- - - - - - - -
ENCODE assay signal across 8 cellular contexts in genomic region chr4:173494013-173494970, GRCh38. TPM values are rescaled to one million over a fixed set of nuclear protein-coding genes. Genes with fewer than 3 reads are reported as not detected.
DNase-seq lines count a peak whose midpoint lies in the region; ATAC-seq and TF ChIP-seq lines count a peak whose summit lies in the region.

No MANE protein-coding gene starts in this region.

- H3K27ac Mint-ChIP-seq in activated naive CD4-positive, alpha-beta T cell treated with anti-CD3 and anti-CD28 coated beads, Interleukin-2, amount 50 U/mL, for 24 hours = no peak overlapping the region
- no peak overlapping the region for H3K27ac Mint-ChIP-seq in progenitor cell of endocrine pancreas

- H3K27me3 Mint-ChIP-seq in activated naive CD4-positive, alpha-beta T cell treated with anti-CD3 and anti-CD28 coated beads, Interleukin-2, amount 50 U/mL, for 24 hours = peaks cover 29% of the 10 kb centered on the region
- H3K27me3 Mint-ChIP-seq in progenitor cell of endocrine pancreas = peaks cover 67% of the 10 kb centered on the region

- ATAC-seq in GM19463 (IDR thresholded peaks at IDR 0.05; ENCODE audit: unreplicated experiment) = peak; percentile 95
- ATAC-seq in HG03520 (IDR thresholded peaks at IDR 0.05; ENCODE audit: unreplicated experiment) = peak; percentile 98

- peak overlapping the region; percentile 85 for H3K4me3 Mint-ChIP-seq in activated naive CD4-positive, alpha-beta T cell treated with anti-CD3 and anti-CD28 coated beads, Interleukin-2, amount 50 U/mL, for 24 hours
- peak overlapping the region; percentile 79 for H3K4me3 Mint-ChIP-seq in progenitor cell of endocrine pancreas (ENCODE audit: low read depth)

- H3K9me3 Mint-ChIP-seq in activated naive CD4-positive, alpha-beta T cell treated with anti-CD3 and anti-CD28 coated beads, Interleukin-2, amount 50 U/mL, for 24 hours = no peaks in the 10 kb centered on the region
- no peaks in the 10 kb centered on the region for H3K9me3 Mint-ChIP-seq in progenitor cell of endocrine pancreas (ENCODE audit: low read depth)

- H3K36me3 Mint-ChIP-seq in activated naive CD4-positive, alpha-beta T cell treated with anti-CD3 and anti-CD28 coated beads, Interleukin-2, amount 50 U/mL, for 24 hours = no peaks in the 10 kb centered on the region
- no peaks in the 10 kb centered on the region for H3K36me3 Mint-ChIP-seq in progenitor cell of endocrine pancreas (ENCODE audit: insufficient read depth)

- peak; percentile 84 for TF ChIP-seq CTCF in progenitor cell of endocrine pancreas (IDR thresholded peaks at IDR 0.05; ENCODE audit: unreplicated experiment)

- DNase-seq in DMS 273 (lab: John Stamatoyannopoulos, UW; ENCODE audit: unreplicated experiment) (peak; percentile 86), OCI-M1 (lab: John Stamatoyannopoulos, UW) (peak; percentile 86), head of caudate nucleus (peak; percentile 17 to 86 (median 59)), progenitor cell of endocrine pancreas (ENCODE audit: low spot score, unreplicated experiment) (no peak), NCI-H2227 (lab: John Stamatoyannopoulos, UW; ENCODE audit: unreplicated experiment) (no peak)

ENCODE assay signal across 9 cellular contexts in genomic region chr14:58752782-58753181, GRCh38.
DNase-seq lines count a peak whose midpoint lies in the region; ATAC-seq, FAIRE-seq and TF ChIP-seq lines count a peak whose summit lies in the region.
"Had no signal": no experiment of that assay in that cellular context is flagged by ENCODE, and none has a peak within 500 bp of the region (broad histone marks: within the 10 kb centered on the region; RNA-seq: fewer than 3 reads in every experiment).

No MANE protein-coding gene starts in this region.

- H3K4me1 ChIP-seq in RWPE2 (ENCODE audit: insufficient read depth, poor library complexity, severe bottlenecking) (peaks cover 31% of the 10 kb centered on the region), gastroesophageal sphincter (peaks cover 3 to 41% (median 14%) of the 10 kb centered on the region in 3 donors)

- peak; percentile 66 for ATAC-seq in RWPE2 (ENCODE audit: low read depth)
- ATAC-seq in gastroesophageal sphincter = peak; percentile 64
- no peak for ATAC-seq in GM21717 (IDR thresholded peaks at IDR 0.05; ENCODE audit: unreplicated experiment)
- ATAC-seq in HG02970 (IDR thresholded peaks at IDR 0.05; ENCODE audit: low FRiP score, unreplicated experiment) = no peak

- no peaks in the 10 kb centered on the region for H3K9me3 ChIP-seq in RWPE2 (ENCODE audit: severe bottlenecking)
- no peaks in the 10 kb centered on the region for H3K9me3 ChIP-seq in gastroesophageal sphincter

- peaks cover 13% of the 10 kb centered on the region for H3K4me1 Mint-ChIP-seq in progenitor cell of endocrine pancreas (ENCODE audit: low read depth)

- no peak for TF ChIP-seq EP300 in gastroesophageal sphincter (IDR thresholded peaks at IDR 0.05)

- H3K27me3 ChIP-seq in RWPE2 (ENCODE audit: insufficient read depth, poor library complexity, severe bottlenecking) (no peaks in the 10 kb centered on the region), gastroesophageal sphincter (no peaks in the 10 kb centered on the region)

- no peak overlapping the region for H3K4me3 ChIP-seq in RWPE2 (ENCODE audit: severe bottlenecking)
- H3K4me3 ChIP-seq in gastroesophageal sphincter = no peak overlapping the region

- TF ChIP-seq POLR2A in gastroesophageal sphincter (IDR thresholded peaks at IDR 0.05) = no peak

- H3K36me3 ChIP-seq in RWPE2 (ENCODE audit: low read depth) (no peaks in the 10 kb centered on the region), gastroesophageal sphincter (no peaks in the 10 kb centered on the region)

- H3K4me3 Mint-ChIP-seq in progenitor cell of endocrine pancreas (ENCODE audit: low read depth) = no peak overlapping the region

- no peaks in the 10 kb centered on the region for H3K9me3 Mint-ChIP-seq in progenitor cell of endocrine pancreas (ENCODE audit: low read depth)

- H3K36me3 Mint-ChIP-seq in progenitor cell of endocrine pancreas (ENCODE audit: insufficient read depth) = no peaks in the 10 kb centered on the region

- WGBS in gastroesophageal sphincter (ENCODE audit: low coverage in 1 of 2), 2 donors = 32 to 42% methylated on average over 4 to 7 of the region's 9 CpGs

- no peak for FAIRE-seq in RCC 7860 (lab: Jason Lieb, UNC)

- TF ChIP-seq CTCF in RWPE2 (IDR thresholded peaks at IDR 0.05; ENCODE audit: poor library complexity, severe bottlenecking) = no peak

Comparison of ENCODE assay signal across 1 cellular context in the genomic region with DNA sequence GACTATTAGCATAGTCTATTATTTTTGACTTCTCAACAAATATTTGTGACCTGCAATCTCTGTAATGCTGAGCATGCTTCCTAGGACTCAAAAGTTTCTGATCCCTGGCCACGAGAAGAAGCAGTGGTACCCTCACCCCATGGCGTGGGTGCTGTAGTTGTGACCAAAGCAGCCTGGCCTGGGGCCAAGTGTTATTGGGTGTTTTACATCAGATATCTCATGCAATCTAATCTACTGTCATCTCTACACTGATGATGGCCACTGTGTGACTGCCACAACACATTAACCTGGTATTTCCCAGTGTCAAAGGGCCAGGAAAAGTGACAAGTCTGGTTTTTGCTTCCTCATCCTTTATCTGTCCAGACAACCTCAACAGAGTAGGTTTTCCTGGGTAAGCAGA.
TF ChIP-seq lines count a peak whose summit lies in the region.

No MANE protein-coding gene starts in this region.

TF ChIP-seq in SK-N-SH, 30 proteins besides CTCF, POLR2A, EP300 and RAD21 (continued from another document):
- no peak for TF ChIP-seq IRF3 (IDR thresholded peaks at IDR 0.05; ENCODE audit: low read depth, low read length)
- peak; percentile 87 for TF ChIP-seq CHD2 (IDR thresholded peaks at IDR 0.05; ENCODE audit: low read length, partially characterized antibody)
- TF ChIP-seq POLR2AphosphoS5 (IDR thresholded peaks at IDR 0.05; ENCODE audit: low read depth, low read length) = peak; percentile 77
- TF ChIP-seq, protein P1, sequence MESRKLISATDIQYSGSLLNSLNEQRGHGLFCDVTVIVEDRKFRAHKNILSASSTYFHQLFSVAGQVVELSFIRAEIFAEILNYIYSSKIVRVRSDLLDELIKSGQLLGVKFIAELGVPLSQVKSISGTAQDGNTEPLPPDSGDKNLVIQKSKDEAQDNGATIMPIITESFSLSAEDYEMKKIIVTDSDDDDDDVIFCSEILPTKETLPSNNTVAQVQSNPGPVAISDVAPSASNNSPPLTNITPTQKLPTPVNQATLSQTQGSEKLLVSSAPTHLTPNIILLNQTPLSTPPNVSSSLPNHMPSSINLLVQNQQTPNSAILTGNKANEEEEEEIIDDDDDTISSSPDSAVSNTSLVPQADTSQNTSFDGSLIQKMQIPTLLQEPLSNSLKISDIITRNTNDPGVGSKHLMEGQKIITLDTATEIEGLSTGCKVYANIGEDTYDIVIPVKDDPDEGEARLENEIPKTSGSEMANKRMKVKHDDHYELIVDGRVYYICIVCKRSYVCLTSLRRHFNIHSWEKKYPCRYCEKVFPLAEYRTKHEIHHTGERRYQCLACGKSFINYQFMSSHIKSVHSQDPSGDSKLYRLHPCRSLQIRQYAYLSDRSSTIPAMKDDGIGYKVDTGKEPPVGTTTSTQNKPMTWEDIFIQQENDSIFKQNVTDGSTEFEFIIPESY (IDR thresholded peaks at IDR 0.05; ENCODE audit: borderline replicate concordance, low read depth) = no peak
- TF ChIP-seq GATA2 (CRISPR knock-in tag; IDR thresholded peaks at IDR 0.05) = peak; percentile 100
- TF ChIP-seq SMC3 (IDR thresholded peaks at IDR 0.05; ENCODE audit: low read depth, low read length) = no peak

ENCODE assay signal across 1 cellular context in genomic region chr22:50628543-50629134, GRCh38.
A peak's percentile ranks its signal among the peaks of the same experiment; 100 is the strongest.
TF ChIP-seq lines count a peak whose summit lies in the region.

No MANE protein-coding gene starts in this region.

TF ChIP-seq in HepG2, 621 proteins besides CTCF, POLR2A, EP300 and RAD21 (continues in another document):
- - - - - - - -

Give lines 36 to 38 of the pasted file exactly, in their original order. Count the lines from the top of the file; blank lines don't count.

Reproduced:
- H3K4me3 Mint-ChIP-seq in progenitor cell of endocrine pancreas (ENCODE audit: low read depth) = no peak overlapping the region

- no peaks in the 10 kb centered on the region for H3K9me3 Mint-ChIP-seq in progenitor cell of endocrine pancreas (ENCODE audit: low read depth)

- H3K36me3 Mint-ChIP-seq in progenitor cell of endocrine pancreas (ENCODE audit: insufficient read depth) = no peaks in the 10 kb centered on the region